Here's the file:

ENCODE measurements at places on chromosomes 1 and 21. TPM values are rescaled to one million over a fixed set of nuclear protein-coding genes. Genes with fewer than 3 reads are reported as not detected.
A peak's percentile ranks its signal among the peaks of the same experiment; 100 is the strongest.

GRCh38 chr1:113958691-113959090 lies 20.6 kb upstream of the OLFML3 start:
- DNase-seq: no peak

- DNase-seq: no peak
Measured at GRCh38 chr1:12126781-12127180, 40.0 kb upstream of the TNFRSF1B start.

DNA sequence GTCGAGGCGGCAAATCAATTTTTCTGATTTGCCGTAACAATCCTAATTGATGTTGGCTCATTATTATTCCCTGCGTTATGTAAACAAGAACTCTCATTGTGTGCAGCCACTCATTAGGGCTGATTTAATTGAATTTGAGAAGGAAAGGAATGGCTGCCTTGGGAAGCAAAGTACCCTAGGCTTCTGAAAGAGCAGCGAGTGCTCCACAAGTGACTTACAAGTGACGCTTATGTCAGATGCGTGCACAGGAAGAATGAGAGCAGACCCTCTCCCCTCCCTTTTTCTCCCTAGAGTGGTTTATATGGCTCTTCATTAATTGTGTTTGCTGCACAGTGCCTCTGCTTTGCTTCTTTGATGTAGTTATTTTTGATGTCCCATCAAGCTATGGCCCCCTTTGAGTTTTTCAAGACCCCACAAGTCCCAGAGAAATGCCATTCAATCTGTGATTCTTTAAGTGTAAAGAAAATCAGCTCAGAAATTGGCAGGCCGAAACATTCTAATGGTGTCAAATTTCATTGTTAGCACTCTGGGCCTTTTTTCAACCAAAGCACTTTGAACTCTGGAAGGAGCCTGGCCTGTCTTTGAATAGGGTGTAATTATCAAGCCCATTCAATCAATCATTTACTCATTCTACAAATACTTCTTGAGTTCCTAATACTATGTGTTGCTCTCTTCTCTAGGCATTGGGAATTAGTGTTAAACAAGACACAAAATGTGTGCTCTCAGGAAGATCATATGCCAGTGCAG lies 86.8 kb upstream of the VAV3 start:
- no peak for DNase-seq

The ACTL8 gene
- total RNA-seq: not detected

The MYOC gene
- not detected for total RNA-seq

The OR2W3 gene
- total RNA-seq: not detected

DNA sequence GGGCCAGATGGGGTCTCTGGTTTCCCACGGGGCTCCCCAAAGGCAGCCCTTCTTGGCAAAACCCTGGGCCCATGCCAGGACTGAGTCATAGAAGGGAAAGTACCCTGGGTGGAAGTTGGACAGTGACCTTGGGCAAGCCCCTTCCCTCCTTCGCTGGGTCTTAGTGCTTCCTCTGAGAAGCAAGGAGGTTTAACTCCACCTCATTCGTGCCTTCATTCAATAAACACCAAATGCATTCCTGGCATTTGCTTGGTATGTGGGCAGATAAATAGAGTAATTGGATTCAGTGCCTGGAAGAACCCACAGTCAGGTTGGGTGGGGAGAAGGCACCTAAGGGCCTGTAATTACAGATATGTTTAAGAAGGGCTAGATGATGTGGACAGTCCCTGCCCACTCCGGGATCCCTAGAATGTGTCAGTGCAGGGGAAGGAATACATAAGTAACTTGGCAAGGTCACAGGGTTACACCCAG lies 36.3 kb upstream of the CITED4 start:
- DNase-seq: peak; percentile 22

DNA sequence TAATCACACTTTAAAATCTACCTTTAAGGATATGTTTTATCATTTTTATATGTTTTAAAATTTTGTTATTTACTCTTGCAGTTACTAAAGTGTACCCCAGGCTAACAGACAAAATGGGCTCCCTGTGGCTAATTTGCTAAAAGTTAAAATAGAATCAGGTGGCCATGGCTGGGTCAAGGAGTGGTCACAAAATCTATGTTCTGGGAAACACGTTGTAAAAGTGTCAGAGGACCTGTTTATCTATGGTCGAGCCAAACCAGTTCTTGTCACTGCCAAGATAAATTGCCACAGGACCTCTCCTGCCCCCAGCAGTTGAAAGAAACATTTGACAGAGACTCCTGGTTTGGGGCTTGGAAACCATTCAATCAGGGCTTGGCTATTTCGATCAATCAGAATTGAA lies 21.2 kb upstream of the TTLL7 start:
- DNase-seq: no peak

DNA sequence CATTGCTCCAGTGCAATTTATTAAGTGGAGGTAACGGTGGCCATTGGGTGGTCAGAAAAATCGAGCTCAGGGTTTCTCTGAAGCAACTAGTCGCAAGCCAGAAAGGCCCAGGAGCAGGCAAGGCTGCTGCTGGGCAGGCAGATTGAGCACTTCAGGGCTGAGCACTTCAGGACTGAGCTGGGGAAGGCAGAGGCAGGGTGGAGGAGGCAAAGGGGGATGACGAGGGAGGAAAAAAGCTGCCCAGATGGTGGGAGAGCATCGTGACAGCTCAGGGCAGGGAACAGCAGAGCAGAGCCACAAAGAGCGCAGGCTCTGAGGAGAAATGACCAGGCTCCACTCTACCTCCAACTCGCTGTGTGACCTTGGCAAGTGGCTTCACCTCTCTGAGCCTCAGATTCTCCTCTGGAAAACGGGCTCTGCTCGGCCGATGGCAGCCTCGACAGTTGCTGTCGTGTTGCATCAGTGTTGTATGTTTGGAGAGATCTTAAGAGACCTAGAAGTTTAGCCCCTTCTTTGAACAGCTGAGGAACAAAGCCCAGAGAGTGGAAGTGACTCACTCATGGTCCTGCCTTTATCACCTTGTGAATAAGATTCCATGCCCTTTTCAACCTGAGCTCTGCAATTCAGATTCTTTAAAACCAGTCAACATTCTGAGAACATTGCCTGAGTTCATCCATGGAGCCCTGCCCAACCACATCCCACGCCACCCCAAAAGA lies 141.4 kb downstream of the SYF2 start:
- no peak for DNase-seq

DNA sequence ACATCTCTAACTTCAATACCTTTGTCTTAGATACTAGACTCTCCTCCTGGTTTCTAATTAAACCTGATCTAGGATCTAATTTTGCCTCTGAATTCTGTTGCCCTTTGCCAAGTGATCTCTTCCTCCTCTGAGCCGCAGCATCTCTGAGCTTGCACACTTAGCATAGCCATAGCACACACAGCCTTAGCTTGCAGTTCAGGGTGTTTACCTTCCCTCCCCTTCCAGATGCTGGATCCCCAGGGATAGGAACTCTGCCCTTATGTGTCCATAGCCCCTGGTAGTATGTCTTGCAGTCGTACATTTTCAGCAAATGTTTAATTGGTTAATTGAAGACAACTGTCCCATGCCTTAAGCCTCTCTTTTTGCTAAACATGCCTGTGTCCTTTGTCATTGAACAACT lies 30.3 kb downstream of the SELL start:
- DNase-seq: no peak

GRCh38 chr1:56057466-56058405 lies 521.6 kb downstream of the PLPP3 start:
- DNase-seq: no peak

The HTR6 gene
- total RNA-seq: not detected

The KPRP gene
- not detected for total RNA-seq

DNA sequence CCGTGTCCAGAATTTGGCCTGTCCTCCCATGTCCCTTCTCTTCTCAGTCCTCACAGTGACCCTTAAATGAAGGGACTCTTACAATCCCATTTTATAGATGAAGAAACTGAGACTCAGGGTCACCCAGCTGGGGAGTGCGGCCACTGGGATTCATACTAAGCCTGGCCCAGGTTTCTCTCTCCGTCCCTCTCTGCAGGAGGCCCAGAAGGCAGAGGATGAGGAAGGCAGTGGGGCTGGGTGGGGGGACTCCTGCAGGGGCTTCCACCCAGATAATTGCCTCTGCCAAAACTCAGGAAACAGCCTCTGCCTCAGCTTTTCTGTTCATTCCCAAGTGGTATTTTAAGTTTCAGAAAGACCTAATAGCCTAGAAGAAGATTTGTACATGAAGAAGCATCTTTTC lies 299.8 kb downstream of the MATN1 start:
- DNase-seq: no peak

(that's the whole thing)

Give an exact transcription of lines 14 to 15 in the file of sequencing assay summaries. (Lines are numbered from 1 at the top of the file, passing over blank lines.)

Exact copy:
- total RNA-seq: not detected

DNA sequence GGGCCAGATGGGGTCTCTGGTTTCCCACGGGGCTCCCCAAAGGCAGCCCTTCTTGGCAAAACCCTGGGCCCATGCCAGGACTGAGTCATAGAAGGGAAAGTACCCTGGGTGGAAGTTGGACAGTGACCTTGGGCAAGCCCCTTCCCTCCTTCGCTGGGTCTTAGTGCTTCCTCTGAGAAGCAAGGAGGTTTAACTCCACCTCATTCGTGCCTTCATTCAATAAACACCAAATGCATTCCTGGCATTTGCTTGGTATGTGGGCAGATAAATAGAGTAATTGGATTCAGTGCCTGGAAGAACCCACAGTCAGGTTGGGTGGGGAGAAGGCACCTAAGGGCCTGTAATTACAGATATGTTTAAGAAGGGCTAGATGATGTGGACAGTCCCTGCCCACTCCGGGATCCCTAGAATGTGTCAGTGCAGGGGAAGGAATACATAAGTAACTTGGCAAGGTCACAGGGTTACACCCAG lies 36.3 kb upstream of the CITED4 start: